Esslie-Frenia Law June 2023 Leaderboard

Local leg of state trail officially opens

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NASSAU—The Albany-Hudson Electric Trail (AHET) is officially open for use. The trail, which runs through Columbia and Rensselaer Counties, has sections in the county towns of Greenport, Stockport, Stuyvesant, Kinderhook and Chatham as well as the villages of Kinderhook and Valatie.

The AHET is part of a major trail system called the Empire State Trail, all of which is now open, according to Governor Andrew M. Cuomo. In a press release, the governor announced completion of what he said is the nation’s longest multi-use state trail.

On January 1, State Parks Commissioner Erik Kulleseid, Empire State Trail Director Andy Beers and Hudson Valley Greenway Executive Director Scott Keller held at ribbon cutting in the Village of Nassau at one of 9 trail head parking areas along the 36-mile AHET. The representatives from the state also participated in one of the many walks and hikes being held across the state as part of the 10th Annual First Day Hikes program. After the ribbon cutting, some of the 20 people gathered—all of whom wore masks—walked or biked along the trail.

The Hudson River Valley Greenway constructed the AHET, hiring local contractor A. Colarusso & Son for the 19 miles of the trail in Columbia County. Work started in May of 2019. The $45-million trail follows the route of an electric trolley, which operated from 1900 to 1929. The corridor is owned by National Grid, which authorized the state to build a trail on the route.

The entire Empire State Trail is 750 miles and connects 20 regional trails, including the AHET, to create a continuous statewide “signed” route. The new recreational trail, which runs from New York City through the Hudson and Champlain Valleys to Canada, and from Albany to Buffalo along the Erie Canal, is expected to draw 8.6 million residents and tourists annually, according to a press release from the state.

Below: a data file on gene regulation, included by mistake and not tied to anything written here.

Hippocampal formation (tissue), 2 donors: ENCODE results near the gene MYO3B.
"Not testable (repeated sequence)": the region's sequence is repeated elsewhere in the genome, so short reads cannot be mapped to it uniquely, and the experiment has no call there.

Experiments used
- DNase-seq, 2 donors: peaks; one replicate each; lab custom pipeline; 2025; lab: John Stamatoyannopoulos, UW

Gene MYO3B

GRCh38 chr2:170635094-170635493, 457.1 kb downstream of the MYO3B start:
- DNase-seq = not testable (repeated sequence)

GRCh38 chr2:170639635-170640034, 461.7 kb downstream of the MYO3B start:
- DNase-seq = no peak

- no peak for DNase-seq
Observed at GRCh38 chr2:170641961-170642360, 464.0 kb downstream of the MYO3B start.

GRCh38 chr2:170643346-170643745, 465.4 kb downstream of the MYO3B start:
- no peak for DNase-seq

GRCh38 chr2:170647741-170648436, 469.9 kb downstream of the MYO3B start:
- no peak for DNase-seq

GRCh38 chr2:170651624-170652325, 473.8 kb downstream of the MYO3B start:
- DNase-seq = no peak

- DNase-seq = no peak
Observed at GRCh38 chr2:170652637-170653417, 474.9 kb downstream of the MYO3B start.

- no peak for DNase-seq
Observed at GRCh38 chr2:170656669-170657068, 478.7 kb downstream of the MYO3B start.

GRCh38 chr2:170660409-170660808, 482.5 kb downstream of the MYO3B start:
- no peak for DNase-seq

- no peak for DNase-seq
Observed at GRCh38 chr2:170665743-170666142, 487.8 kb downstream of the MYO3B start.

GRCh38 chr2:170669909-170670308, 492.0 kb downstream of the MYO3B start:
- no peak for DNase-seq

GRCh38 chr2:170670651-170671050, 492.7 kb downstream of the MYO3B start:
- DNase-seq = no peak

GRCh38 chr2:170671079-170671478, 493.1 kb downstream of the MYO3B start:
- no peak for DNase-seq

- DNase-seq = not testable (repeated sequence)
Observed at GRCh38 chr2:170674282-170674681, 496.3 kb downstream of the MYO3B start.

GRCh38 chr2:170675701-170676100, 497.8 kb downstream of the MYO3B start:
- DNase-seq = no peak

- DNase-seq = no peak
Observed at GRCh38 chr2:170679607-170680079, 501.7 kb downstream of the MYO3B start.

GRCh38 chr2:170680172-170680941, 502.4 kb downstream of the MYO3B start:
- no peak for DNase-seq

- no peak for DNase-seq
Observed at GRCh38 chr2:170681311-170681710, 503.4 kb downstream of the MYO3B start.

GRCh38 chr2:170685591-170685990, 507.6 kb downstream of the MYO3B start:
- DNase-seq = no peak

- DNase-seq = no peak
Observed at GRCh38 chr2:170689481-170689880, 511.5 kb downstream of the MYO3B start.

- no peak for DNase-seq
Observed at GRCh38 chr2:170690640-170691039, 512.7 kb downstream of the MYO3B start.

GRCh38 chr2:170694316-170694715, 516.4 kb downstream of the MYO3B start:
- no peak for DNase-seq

“There’s no trail like it in the nation—750 miles of multi-use trail literally from Manhattan to the Canadian Border, from Buffalo to Albany,” Governor Cuomo said in the press release. “Not only does it provide an opportunity to experience the natural beauty and history of New York, but it also gives New Yorkers from every corner of the state a safe outlet for recreation as we continue to grapple with the Covid-19 pandemic.”

The trail was introduced in the governor’s 2017 State of the State address. According to the press release, the trail will be open year-round, including winter. As part of the 58 distinct projects to complete the trail on time, more than 180 miles of new off-road trail was created and 400 miles of previously disconnected, off-road trails were linked to eliminate gaps and ease engineering challenges such as railroad and water crossings in high traffic areas.

According to the release, the state Department of Transportation improved 170 miles of on-road bicycle route sections to enhance safety and travel on low-speed rural roadways and city streets when possible. The state also installed 45 gateways and trail heads along the route and branded the trail with signs, interpretive panels, bike racks and benches.


‘There’s no trail like it in the nation.’

Governor Andrew Cuomo in press statement

on opening of Empire State Trail


There are 5 trail heads in Columbia County: at state Route 203 and Main Street in Niverville; state routes 9 and 9H in Valatie; Rothermel Park in Kinderhook; county Route 25A in Stuyvesant Falls; and the Little League Field on Atlantic Avenue in Stottville.

Empire State Trail Director Andy Beers speaks to the small crowd at the opening of the Albany-Hudson Electric Trail on January 1. Photo by Emilia Teasdale

In the release, Parks Commissioner Kulleseid praised the governor for his “vision” and said that “everyone from the most experienced long-distance cyclists to… family groups will enjoy this pathway. People can take a quick bike ride or walk close to home, or they can plan a multi-day adventure… from one end of the state to the other.”

As for the local section, Trail Director Beers pointed out at the ribbon cutting that the Greenway worked with 14 different local governments to construct the trail in the two counties. He mentioned the trail heads along the AHET and pointed out that a new bike shop had opened along the trail in the Village of Valatie. Mr. Beers also thanked the Columbia Friends of the Electric Trail (CFET), a not-for-profit, volunteer group, which will maintain much of the trail in the county.

For a map of the AHET go to the Empire State Trail website at https://empiretrail.ny.gov/

(Reporter and Deputy Publisher Emilia Teasdale lives on and owns property that abuts a section of the AHET.)

To contact reporter Emilia Teasdale email eteasdale@columbiapaper.com

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